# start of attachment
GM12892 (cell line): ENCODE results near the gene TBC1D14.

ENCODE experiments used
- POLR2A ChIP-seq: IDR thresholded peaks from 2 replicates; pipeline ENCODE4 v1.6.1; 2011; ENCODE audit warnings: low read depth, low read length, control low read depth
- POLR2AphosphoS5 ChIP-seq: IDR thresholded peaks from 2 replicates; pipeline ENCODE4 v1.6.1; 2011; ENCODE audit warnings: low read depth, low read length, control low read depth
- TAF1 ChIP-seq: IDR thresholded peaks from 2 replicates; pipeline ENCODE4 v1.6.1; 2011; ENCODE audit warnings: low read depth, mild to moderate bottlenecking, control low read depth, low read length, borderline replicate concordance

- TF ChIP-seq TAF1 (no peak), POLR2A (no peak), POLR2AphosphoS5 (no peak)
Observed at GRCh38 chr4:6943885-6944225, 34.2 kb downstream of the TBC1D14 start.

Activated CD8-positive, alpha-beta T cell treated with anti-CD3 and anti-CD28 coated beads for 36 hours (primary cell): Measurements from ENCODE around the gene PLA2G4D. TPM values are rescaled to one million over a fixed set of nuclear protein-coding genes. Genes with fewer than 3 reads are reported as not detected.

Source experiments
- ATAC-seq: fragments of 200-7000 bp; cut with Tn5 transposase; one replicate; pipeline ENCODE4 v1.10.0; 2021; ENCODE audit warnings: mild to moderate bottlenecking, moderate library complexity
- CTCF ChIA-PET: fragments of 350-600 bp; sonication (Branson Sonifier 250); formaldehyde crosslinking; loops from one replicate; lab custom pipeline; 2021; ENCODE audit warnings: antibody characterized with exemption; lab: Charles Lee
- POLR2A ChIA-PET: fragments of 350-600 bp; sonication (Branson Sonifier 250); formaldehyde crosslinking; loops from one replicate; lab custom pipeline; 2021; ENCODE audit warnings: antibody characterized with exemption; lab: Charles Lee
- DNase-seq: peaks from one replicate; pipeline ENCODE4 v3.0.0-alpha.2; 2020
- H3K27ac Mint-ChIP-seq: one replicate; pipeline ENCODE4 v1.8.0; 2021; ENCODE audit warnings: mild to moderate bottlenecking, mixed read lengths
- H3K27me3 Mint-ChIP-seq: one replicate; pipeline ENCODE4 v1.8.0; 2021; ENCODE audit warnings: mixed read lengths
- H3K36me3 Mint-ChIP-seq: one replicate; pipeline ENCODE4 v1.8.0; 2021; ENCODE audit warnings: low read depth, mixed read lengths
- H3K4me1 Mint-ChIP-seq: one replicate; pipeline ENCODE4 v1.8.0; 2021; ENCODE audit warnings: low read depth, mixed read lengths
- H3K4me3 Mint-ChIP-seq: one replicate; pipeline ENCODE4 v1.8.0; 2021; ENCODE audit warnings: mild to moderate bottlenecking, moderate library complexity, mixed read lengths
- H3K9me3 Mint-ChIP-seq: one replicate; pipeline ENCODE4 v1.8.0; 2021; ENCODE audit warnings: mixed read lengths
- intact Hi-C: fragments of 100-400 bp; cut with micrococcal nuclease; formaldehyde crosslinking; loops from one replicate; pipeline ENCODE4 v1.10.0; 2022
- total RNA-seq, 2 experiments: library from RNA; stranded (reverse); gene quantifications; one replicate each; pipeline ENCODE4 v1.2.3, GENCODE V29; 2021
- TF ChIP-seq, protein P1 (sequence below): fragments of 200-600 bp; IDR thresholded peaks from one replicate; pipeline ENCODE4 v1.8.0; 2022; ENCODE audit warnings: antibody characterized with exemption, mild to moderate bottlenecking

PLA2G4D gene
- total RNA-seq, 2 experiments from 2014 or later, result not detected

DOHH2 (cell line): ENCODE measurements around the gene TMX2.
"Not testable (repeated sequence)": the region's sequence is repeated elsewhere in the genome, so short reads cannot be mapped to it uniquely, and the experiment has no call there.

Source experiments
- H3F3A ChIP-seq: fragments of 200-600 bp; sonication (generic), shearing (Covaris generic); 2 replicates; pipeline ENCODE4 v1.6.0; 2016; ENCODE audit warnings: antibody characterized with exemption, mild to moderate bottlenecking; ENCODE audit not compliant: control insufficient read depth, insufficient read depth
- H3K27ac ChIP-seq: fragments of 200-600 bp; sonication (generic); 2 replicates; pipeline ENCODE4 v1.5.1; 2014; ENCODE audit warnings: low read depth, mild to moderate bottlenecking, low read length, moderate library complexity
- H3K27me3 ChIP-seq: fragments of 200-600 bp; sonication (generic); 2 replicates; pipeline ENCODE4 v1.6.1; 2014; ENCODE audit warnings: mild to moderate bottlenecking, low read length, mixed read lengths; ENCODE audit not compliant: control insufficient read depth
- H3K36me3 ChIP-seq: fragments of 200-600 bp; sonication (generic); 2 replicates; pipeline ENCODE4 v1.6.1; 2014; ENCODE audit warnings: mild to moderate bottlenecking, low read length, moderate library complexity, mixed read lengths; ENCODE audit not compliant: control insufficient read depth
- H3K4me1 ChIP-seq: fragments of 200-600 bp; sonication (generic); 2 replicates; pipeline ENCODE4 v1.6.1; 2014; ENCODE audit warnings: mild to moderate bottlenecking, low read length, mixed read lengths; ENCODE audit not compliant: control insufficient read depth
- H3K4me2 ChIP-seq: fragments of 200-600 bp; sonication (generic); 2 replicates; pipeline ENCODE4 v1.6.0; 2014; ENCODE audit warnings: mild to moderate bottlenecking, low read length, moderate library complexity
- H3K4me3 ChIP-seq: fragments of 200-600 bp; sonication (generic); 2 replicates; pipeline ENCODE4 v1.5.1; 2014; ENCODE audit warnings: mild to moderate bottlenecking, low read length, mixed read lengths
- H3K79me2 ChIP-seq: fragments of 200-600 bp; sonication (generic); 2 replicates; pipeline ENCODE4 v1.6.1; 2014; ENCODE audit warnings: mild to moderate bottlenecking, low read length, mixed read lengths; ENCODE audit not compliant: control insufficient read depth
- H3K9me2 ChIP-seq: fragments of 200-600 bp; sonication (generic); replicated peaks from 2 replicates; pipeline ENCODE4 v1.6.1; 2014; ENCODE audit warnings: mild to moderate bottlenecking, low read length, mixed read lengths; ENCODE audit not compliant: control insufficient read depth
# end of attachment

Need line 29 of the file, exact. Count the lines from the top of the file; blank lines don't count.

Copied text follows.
- H3K27ac ChIP-seq: fragments of 200-600 bp; sonication (generic); 2 replicates; pipeline ENCODE4 v1.5.1; 2014; ENCODE audit warnings: low read depth, mild to moderate bottlenecking, low read length, moderate library complexity